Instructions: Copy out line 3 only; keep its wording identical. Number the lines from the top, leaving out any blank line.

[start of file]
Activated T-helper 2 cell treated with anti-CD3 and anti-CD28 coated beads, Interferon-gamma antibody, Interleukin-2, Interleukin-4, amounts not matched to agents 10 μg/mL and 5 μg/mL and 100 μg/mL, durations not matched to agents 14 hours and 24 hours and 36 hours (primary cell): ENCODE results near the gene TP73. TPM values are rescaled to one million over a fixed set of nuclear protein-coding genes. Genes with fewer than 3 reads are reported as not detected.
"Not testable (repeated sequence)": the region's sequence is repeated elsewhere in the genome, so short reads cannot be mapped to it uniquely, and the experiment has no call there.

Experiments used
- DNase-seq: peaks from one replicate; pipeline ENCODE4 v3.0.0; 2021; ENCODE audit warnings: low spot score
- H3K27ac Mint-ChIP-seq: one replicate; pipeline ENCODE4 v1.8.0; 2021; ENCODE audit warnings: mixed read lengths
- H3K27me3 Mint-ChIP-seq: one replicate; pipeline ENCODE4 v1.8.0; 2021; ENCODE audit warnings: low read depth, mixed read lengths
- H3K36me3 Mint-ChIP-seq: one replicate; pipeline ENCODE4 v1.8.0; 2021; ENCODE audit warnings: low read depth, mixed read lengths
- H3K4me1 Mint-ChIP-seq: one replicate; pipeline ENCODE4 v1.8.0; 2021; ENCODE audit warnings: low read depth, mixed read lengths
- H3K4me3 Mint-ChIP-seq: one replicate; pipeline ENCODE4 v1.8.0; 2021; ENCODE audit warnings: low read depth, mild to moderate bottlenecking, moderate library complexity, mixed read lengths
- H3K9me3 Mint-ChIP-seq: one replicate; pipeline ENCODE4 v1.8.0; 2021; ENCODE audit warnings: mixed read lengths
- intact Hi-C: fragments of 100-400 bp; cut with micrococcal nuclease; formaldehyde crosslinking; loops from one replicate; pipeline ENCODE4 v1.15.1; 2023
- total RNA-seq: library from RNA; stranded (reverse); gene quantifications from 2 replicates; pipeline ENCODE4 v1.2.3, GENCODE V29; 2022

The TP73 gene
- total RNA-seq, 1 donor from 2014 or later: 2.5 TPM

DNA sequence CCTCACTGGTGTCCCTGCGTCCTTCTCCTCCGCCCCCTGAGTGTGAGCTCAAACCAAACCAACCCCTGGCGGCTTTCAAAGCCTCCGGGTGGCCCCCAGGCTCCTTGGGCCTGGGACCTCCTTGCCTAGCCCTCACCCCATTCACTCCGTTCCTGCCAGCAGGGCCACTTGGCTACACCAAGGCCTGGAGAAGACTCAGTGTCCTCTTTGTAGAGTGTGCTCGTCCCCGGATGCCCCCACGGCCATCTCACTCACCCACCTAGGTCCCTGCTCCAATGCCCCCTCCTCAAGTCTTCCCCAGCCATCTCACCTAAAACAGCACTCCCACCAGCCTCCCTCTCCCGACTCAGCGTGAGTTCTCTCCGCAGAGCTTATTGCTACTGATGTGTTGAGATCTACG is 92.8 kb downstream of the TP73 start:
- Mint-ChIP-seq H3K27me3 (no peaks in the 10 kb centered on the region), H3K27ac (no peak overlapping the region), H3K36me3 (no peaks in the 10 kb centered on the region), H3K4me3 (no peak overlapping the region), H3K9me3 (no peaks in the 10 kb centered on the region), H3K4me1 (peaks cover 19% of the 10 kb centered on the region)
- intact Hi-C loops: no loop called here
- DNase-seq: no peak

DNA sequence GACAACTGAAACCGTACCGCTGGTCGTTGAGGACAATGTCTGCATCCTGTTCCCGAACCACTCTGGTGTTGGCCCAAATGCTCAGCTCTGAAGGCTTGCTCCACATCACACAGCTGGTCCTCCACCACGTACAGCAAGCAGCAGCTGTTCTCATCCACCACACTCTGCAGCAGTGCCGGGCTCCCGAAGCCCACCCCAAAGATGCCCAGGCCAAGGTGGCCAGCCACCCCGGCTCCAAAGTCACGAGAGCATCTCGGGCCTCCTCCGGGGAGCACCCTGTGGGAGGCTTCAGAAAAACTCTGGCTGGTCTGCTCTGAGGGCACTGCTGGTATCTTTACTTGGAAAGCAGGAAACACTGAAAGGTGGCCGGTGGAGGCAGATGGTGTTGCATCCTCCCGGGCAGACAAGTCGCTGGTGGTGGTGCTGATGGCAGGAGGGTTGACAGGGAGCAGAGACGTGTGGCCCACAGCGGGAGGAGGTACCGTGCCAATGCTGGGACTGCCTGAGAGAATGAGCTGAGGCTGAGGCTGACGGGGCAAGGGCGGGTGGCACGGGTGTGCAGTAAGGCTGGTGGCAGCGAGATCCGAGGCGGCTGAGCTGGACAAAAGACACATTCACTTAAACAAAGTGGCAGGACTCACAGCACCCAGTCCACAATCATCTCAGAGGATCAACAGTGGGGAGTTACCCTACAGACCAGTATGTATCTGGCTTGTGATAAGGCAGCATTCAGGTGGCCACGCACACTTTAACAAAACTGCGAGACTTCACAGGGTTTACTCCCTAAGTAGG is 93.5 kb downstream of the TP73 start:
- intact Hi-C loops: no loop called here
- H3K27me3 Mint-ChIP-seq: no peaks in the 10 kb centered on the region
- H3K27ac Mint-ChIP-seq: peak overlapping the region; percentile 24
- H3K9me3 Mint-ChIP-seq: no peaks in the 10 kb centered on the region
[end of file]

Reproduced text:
Experiments used